Update: GBP/NZD Exchange Rate Climbs as Pound Sterling Broadly Strengthens
The move means that the EU withdrawal bull will be amended to ensure that MPs will have a vote on the final Brexit deal.
As this increased hopes that the UK will secure a softer Brexit, the Pound climbed.
The GBP/NZD exchange rate also advanced following the release of better-than-forecast UK retail sales data. Sales excluding auto fuel were up 1.2% on the month and 1.5% on the year, smashing forecasts of 0.4% and 0.2%.
Retail sales including auto fuel were similarly impressive.
Optimism for New RBNZ Governor Keeps New Zealand Dollar (NZD) Exchange Rates Buoyed
The Pound New Zealand Dollar exchange rate remained on the back foot on Wednesday as markets reacted with optimism towards the appointment of Adrian Orr as the new Governor of the Reserve Bank of New Zealand (RBNZ).
UK Employment Data Fails to Bolster the GBP NZD Exchange Rate
Pound Sterling exchange rates fluctuated on Wednesday as UK data from the Office for National Statistics (ONS) proved slightly mixed.
On the upside, UK wage growth (including bonuses) rose by 2.5% in the three months to October 2017, beating the previous period’s upwardly revised 2.3% increase and meeting market expectations.
Excluding bonuses, earnings growth crawled up to 2.3%, beating the market consensus of a 2.2% gain.
Whilst climbing wage growth does bode well for the UK economy, the gap between soaring levels of inflation and wages still remains significant – particularly with consumer prices revealed to have climbed to 3.1% in November.
That being said, the Bank of England (BoE) expects inflation to steady into 2018 and 2019, an outcome that could give wage growth the space it needs to rebalance.
In other, slightly gloomier news, unemployment in the UK remained steady at a 42-year low of 4.3% in the three months to October, unchanged from the previous period but slightly above the market expectation of 4.2%.
The number of people ‘out of work’ but not claiming benefits (‘economically inactive’) has also grown.
Stephen Clarke, Economic Analyst at the Resolution Foundation, stated: ‘Britain’s remarkable jobs boom looks like it may have finally reached the end of the road, with employment falling slightly since June of this year’.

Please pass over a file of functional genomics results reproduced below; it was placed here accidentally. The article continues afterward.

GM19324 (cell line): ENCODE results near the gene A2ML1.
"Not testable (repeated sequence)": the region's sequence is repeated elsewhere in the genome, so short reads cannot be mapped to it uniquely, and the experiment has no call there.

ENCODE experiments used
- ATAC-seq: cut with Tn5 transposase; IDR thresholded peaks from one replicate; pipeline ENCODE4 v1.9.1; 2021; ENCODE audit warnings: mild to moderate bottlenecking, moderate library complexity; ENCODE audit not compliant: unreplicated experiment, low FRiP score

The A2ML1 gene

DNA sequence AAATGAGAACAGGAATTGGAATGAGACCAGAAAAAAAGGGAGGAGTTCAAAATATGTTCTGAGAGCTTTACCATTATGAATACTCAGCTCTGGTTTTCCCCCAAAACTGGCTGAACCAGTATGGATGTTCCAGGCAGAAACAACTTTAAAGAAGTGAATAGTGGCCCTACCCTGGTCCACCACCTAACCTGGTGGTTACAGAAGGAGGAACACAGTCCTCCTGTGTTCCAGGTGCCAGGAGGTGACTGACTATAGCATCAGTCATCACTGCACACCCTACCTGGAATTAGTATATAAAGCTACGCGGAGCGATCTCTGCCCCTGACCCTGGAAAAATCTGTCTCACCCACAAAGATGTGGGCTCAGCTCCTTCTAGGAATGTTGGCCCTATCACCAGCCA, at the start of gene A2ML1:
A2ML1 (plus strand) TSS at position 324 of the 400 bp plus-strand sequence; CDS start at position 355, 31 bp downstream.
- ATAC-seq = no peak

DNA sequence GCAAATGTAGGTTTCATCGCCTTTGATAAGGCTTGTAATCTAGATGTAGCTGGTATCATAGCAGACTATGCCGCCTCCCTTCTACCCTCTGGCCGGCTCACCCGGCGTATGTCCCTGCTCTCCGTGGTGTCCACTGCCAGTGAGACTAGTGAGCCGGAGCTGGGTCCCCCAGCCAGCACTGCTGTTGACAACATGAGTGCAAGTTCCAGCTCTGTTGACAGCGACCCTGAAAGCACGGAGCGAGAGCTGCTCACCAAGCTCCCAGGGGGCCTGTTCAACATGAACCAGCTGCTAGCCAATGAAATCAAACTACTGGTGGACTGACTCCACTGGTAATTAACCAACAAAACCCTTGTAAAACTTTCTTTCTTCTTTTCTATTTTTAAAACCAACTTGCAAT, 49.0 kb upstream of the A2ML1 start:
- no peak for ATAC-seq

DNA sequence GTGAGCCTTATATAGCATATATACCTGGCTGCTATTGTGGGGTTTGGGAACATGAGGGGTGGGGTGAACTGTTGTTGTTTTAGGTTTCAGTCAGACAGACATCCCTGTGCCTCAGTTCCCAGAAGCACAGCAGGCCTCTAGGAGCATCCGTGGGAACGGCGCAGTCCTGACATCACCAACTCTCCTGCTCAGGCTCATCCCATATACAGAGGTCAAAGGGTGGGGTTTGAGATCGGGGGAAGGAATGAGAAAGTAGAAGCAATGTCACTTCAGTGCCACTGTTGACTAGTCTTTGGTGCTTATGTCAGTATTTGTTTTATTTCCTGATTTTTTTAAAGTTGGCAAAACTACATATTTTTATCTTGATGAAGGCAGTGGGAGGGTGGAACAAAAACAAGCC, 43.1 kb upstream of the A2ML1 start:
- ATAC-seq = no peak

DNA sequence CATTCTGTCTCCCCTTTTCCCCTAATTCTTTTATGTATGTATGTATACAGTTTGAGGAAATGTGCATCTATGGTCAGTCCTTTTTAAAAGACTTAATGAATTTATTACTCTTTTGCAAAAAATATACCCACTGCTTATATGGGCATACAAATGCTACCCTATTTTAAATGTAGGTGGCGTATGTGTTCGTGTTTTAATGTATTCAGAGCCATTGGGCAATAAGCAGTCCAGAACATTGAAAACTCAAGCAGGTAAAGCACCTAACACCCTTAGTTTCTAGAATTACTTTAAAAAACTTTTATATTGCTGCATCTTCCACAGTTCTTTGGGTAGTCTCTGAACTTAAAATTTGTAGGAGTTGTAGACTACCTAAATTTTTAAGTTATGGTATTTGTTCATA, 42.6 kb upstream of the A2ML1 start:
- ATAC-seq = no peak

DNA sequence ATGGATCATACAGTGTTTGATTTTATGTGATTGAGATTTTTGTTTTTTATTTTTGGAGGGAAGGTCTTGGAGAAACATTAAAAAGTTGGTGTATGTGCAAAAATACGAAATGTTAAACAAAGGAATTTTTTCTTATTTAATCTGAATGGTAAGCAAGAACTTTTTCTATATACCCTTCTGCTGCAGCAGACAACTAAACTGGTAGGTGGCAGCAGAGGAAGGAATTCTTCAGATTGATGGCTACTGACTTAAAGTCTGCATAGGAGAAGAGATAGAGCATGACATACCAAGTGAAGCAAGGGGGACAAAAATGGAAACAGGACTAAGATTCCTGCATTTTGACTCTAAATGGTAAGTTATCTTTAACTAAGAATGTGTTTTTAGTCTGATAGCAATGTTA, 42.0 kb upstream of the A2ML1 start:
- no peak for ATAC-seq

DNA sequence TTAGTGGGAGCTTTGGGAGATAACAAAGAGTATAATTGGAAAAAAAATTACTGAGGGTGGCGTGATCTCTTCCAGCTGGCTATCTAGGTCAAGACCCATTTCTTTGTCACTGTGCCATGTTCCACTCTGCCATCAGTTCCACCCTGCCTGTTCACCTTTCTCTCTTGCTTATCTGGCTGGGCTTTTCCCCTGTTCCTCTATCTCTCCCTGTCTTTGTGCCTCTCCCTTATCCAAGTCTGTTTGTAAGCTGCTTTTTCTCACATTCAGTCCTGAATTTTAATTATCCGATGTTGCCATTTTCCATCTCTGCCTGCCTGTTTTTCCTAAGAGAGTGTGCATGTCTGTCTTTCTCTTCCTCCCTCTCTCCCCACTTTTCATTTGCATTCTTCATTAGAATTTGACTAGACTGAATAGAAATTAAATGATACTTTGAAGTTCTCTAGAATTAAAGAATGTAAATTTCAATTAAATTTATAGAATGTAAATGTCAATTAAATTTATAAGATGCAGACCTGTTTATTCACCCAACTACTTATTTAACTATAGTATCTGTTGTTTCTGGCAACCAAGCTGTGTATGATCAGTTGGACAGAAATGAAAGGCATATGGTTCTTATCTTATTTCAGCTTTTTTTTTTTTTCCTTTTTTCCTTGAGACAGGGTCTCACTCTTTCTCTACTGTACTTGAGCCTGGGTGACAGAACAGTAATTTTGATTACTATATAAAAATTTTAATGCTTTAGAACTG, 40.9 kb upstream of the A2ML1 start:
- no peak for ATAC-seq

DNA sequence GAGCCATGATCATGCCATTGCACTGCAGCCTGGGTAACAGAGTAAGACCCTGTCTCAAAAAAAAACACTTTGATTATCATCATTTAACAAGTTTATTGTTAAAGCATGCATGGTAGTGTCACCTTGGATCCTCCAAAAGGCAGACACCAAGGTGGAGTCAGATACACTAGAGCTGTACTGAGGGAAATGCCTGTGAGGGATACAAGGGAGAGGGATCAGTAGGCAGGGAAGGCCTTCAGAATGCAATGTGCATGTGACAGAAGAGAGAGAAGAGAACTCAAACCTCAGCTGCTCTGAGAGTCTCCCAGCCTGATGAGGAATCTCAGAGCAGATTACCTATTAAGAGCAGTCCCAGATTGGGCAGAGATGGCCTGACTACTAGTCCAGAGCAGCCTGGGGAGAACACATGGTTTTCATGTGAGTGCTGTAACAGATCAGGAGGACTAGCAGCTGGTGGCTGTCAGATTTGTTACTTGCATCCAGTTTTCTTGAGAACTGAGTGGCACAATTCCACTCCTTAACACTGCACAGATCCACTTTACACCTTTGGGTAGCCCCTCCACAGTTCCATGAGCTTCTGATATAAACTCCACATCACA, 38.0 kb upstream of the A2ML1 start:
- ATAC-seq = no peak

This news weighed on the GBP NZD exchange rate, despite Britain still having one of the highest employment rates in Europe.
High Hopes for New RBNZ Governor Propel New Zealand Dollar (NZD) Exchange Rates
While the British Pound has been fluctuating in response to local jobs data, the New Zealand Dollar (NZD) has been riding high in the wake of Adrian Orr being appointed the new Governor of the RBNZ. Orr has been described by economists as the ‘balanced choice’.
Orr currently operates as the Chief Executive Office for the New Zealand Superannuation Fund, and is regarded as having an excellent understanding of the RBNZ and its key functions.
Beyond this, Orr is no stranger to being in the spotlight and is well known for being a talented communicator; traits that many hope will provide better clarity and forward guidance in respect to monetary policy over his five-year term (due to start on the 27th of March).
Markets will be keen to see how this new appointee handles the bank’s ‘dual mandate’, however (the government’s intention to target both inflation and employment), with some investors worried that the two directives may conflict.
Nonetheless, the New Zealand Dollar (NZD) has largely retained gains accrued as a result of this news.
GBP/NZD Exchange Rate Forecast: Volatility Imminent on Fed Rate Decision
The Pound New Zealand Dollar exchange rate is likely to experience volatility later today as the US Federal Reserve announces its December rate decision and reveals its monetary policy forecast for the year ahead.
Markets are expecting a rate hike at the gathering – the third and final Fed rate hike for 2017 – although the tone of the accompanying statement is still up for debate.
A hawkish tone from Fed officials on the subject of future interest rate hikes would be US Dollar-supportive, but any indications that stagnant inflation could prevent regular rate hikes next year cold weaken USD and boost higher-risk currencies like the New Zealand Dollar.